Special Briefing: Can Trump Reverse a Global Recession?

An employee works at an embroidery workshop of a cap compan in Shangqiu, Henan Province of China.

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Why you should care

Because the global downturn is coming no matter what.

This is an OZY Special Briefing, an extension of the Presidential Daily Brief. The Special Briefing tells you what you need to know about an important issue, individual or story that is making news. Each one serves up an interesting selection of facts, opinions, images, and videos in order to catch you up and vault you ahead.

WHAT TO KNOW

What’s happening? Slowing factory output in China. Economic contraction in Germany. Decade-low global vehicle production. Although few can agree which indicator most accurately gauges the temperature of the global economy, it seems clear it’s headed for trouble. Several months ago, observers were wondering when the next global recession would hit. Now, they’re asking: What do we do when it does?

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Assembling a Haval F7 car at Great Wall Motors’ new Haval car factory at the Uzlovaya industrial park.

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Why does it matter? The global financial downturn of 2007-08 started in the U.S. and spread around the world. Chinese consumers, with their voracious spending habits, were largely credited with pulling the world out of the resulting slump. This time, China’s economic struggles are among the chief indicators suggesting a looming crisis — with all eyes on American consumers to come to the rescue. Sure, U.S. growth is also slowing, with the economy posting a mere 2.1 percent bump during the most recent quarter. But it still enjoys rock-bottom unemployment and robust consumer spending. Now it’s up to President Donald Trump to make sure his trade war with China doesn’t push the U.S. over the edge.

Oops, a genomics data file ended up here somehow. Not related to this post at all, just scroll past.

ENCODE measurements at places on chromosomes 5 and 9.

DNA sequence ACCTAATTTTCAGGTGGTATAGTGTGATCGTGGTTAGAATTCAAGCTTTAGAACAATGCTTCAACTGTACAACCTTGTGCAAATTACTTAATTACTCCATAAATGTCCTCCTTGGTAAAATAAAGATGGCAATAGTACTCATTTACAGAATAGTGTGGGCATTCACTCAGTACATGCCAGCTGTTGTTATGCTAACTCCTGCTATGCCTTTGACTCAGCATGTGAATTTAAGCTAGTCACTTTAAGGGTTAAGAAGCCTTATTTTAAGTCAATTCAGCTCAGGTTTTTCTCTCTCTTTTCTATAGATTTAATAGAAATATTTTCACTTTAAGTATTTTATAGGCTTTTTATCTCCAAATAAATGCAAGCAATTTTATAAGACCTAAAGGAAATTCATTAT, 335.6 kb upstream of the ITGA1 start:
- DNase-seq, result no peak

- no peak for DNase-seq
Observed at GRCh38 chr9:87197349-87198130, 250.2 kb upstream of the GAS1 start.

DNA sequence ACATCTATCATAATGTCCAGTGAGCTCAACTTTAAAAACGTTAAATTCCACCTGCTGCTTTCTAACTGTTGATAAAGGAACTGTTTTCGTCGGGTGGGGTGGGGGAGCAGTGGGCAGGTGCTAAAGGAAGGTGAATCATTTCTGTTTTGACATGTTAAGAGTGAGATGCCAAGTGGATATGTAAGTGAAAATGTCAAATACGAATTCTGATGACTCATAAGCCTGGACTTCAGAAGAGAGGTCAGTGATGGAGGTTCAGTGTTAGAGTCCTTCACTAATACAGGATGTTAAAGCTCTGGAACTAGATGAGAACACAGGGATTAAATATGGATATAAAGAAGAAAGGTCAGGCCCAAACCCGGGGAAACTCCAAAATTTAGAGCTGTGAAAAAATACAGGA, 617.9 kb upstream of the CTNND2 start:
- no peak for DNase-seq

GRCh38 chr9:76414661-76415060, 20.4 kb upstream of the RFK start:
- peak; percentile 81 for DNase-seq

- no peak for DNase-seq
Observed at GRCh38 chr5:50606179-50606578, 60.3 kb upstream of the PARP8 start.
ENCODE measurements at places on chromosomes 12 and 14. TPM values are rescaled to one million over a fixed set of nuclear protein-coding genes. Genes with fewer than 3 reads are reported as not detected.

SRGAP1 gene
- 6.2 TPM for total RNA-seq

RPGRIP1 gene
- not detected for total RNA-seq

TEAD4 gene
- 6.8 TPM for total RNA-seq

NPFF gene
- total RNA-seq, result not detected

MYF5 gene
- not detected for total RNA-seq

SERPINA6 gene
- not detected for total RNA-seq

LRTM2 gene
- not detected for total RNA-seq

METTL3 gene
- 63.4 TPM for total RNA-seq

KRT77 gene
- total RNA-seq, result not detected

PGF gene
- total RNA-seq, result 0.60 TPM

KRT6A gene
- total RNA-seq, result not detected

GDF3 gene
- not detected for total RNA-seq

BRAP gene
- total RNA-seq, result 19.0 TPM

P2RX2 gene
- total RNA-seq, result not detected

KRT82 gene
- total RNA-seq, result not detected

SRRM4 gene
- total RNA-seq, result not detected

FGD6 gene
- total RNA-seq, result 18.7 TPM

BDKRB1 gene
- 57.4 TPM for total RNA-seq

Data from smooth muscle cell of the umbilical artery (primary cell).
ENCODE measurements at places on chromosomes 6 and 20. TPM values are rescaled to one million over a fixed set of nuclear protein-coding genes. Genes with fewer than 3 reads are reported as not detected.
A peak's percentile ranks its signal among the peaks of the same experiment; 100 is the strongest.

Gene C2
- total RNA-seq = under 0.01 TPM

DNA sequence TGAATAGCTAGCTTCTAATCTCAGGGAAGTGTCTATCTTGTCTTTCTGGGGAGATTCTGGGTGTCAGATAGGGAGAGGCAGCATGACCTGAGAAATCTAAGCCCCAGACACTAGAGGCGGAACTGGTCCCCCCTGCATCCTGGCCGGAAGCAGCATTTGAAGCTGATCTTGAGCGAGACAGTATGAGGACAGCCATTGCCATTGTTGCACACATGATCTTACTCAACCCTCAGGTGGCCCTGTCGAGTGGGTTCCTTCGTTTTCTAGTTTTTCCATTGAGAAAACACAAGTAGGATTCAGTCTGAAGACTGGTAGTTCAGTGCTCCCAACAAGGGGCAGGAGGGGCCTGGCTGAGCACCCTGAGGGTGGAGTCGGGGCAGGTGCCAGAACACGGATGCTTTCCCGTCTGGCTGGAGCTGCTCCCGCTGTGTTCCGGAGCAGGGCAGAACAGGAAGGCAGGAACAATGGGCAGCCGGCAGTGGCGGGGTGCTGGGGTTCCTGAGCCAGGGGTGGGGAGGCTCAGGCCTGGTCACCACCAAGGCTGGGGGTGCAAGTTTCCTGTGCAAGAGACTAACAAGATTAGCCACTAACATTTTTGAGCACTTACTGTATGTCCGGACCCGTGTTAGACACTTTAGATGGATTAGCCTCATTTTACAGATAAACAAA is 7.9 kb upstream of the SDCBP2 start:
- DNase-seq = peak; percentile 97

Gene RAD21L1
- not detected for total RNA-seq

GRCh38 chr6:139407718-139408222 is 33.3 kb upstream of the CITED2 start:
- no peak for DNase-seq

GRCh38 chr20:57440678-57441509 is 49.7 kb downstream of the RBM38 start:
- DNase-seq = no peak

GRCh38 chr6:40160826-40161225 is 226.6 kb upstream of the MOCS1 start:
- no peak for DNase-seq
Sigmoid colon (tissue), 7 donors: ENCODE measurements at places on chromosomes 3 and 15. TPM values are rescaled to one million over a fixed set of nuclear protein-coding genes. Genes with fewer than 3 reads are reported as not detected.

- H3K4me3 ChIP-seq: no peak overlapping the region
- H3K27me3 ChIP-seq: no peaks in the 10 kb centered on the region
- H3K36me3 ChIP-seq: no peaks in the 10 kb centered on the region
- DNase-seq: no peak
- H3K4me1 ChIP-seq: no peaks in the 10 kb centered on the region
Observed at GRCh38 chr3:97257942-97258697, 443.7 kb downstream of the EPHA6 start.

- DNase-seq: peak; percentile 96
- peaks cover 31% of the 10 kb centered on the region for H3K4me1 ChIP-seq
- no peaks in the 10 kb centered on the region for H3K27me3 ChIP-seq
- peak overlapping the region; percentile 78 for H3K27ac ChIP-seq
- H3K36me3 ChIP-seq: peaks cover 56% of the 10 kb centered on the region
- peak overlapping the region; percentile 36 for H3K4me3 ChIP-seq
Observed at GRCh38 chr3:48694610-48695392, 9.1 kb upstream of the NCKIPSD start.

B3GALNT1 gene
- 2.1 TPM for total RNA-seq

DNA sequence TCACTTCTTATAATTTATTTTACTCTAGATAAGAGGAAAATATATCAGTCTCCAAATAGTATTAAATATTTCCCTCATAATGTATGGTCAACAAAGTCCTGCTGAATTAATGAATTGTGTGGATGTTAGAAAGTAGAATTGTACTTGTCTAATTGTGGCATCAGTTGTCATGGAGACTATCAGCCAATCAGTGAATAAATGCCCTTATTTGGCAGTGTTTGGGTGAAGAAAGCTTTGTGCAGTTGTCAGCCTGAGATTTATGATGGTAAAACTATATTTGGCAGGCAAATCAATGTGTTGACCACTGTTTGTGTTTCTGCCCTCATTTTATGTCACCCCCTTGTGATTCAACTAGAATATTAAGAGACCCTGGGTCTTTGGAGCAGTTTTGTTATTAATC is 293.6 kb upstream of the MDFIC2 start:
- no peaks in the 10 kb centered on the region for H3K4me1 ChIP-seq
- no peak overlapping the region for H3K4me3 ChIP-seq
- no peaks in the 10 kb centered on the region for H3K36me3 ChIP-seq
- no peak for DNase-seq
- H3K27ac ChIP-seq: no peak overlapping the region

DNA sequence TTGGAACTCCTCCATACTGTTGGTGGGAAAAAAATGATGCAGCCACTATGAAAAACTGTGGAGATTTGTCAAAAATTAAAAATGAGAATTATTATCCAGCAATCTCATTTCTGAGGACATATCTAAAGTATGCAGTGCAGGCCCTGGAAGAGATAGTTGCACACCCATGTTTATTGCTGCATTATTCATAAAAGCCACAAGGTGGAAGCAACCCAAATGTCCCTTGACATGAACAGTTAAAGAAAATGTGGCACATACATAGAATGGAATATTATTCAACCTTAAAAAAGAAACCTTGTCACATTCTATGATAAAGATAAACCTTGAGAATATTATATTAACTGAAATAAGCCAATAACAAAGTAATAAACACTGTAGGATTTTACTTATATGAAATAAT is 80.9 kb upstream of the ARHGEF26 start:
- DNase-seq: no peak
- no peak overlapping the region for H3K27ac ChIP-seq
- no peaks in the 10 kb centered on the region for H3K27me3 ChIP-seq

HOW TO THINK ABOUT IT

Signs abound. Germany’s 0.1 percent contraction last quarter and China’s 17-year-low factory output pace were enough to spook global markets. But multiple other major nations are also seeing negative growth, and could be headed toward a recession. The British economy, for instance, shrank 0.2 percent last quarter after an unimpressive first quarter of meager growth. The economies of South Korea, Brazil and Singapore contracted in the last quarter. Then there’s sluggish motor vehicle manufacturing, which dipped 1 percent globally last year for the first time since 2009. In India — which is still growing — auto sales fell nearly 19 percent last month to a 19-year low, and a million jobs in the auto-components sector are now at risk there. This is bad news because the value chain powered by auto manufacturing — ranging from raw materials and energy to labor and marketing services — is fundamental to the global economy.